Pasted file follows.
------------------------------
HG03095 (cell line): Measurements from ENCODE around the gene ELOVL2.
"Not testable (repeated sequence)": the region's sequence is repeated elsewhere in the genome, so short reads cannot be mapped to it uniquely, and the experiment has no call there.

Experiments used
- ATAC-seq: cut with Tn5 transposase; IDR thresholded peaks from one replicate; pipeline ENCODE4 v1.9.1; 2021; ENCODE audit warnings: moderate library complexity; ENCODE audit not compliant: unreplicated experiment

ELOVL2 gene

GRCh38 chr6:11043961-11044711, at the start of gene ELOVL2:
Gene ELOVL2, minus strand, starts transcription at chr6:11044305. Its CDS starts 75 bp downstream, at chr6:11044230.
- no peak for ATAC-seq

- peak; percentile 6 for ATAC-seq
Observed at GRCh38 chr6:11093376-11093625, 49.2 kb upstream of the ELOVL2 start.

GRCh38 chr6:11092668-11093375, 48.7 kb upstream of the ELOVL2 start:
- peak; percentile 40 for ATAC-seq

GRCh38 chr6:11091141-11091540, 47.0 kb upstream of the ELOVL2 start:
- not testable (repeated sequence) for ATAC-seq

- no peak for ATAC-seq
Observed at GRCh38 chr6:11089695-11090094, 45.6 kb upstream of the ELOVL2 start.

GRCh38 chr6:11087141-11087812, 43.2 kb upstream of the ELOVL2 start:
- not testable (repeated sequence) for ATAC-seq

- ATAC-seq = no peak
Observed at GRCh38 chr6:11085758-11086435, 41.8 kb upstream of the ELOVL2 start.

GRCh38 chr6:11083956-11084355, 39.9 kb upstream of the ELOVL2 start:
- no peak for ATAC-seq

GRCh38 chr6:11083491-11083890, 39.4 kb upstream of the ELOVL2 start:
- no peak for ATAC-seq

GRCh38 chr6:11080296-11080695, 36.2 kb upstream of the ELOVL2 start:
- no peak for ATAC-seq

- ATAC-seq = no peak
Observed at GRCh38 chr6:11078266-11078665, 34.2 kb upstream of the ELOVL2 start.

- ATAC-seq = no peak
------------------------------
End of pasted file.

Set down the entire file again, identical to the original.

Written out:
HG03095 (cell line): Measurements from ENCODE around the gene ELOVL2.
"Not testable (repeated sequence)": the region's sequence is repeated elsewhere in the genome, so short reads cannot be mapped to it uniquely, and the experiment has no call there.

Experiments used
- ATAC-seq: cut with Tn5 transposase; IDR thresholded peaks from one replicate; pipeline ENCODE4 v1.9.1; 2021; ENCODE audit warnings: moderate library complexity; ENCODE audit not compliant: unreplicated experiment

ELOVL2 gene

GRCh38 chr6:11043961-11044711, at the start of gene ELOVL2:
Gene ELOVL2, minus strand, starts transcription at chr6:11044305. Its CDS starts 75 bp downstream, at chr6:11044230.
- no peak for ATAC-seq

- peak; percentile 6 for ATAC-seq
Observed at GRCh38 chr6:11093376-11093625, 49.2 kb upstream of the ELOVL2 start.

GRCh38 chr6:11092668-11093375, 48.7 kb upstream of the ELOVL2 start:
- peak; percentile 40 for ATAC-seq

GRCh38 chr6:11091141-11091540, 47.0 kb upstream of the ELOVL2 start:
- not testable (repeated sequence) for ATAC-seq

- no peak for ATAC-seq
Observed at GRCh38 chr6:11089695-11090094, 45.6 kb upstream of the ELOVL2 start.

GRCh38 chr6:11087141-11087812, 43.2 kb upstream of the ELOVL2 start:
- not testable (repeated sequence) for ATAC-seq

- ATAC-seq = no peak
Observed at GRCh38 chr6:11085758-11086435, 41.8 kb upstream of the ELOVL2 start.

GRCh38 chr6:11083956-11084355, 39.9 kb upstream of the ELOVL2 start:
- no peak for ATAC-seq

GRCh38 chr6:11083491-11083890, 39.4 kb upstream of the ELOVL2 start:
- no peak for ATAC-seq

GRCh38 chr6:11080296-11080695, 36.2 kb upstream of the ELOVL2 start:
- no peak for ATAC-seq

- ATAC-seq = no peak
Observed at GRCh38 chr6:11078266-11078665, 34.2 kb upstream of the ELOVL2 start.

- ATAC-seq = no peak